In this article from The Washington Post, Cecilia Kang investigates underage children, Instagram, and if the image-sharing giant is doing enough to make sure kids are safe from adult strangers. We agree that the safety of children online should be the number one priority from all of these social networks, but unfortunately that is not always the case. Here is an excerpt of the piece below:
On the photo-sharing app Instagram, search the keywords #Fairfax, #Rockville or #DC and up pops hundreds of photos from children. Among them, until recently, were many from Kyle, a 12-year-old. His full name, Gaithersburg middle school and favorite Montgomery County hangouts were on public display before his parents put a stop to it.
Technically, Kyle was not supposed to be on Instagram, the mobile app owned by Facebook. The company’s policy sets the minimum age at 13. But Kyle said he was able to join easily, no questions asked. Within minutes of setting up his account this past fall, he was uploading “selfies” of his cherubic face and blond mop top and tagging photos of friends with their names.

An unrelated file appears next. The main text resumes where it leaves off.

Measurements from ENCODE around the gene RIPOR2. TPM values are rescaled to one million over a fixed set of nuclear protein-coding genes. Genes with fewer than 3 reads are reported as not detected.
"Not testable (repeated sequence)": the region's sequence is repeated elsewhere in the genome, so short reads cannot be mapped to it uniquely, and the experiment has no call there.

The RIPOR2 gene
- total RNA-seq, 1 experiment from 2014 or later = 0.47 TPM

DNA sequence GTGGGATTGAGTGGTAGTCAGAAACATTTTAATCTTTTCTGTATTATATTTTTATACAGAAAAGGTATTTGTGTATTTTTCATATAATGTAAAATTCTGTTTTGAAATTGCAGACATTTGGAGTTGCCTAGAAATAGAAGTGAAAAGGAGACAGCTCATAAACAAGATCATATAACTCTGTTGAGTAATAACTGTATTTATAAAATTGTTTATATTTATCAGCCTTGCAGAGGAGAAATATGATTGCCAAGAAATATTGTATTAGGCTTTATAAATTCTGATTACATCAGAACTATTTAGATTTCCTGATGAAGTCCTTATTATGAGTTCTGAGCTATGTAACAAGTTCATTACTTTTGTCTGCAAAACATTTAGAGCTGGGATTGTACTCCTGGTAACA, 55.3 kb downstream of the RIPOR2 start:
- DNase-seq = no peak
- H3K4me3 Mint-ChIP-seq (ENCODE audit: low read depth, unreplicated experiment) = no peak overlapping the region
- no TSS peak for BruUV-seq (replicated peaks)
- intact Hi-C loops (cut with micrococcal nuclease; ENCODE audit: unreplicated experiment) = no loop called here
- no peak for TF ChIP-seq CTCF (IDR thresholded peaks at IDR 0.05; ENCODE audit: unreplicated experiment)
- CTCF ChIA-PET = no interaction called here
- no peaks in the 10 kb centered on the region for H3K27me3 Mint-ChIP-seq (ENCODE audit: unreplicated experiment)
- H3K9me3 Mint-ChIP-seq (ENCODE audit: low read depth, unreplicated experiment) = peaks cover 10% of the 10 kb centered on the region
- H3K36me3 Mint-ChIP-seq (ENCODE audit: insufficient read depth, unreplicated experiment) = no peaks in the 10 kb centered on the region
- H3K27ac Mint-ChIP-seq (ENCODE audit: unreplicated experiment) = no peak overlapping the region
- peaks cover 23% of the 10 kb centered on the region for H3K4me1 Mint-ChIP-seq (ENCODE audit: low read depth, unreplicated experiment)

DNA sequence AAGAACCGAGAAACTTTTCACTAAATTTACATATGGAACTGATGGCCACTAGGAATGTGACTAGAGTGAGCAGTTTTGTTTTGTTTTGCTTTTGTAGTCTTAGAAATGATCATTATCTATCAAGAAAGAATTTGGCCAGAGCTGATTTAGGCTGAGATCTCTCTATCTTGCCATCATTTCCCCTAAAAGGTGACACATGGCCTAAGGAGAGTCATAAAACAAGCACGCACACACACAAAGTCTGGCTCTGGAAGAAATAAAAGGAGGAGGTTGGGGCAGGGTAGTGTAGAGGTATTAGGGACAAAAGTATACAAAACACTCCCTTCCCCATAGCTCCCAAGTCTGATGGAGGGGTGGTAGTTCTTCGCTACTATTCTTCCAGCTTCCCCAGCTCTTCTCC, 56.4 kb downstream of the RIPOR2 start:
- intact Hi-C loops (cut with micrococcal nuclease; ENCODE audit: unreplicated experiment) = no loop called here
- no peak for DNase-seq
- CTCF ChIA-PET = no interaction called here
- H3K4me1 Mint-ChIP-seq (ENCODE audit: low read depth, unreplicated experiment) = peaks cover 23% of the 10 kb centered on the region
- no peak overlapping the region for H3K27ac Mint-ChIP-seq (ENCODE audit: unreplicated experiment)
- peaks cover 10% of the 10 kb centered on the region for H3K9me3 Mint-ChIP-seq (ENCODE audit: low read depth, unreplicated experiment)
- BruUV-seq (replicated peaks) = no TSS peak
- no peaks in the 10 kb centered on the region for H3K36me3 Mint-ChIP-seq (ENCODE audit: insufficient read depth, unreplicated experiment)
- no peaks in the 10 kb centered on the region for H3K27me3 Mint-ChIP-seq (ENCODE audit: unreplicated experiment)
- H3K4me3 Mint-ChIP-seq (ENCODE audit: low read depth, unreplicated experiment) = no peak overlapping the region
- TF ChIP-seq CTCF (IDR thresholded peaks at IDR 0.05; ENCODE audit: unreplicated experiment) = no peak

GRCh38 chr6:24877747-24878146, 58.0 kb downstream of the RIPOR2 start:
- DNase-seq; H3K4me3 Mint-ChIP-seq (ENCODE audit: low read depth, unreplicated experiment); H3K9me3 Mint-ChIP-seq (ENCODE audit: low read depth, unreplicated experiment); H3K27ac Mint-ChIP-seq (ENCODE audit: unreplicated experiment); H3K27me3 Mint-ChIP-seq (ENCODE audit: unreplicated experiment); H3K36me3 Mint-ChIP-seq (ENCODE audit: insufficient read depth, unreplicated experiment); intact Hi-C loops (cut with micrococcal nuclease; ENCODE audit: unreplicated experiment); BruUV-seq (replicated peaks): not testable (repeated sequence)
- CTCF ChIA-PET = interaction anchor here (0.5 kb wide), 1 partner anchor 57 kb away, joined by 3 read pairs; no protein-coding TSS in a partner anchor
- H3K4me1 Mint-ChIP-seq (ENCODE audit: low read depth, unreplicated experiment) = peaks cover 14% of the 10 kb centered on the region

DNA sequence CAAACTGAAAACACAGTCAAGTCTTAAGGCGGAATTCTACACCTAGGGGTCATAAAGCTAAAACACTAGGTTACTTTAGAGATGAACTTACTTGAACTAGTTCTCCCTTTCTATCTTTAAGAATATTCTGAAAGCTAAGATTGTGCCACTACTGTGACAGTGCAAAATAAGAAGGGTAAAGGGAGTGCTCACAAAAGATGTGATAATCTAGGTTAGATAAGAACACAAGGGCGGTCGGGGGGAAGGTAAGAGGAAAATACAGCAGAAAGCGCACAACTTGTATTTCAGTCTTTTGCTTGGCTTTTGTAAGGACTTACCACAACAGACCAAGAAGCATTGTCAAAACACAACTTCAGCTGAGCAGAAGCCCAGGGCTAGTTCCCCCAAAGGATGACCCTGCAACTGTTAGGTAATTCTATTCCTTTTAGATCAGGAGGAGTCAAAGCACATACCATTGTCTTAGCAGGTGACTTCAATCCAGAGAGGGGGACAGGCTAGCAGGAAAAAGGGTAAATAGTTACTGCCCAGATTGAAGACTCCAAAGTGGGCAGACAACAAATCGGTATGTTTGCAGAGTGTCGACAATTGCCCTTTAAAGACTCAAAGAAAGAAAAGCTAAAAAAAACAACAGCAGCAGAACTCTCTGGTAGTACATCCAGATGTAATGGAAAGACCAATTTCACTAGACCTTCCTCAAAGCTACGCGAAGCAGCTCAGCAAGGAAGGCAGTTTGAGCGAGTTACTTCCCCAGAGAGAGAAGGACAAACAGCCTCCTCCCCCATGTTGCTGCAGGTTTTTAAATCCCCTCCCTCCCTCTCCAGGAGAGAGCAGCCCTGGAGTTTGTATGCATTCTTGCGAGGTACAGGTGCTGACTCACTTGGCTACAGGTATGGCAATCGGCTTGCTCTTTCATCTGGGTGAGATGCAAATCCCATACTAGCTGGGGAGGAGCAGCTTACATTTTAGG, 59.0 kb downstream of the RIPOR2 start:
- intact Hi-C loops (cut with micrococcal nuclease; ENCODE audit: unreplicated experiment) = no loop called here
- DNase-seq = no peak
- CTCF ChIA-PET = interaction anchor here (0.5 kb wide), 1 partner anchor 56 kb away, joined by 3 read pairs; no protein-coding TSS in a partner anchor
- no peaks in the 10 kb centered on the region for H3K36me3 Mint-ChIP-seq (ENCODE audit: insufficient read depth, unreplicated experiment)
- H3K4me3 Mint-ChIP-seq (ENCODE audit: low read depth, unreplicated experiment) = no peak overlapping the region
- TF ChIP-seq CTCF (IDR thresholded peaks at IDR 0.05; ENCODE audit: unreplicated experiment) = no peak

Kyle is among the underage users flocking to Instagram, a trend that is creating a new social problem for Facebook.
The photo-sharing service is experiencing tremendous growth, doubling in size to 100 million users in about a year. But child advocates and some parents say that too much of its rise has been driven by preteens or even younger children.
These advocates say they worry about whether Instagram is collecting the personal information of young children and whether the company is doing enough to make sure kids are safe from adult strangers.
Over the past two weeks, more than 4,500 people have signed a petition on Change.org that calls for Facebook to automatically set the accounts of most teens to private. It also asks the company to disable GPS technology that can pinpoint where children take photos.
“Facebook is not doing enough to ensure children under 13 don’t have access to the site,” said Joy Spencer, a director of child safety for the Center for Digital Democracy, a public interest group. “That raises a number of concerns about safety and because Instagram then is able to collect personally identifiable information on children, which can be used to target ads toward them in the future.”
Head on over to The Washington Post to read the full article.
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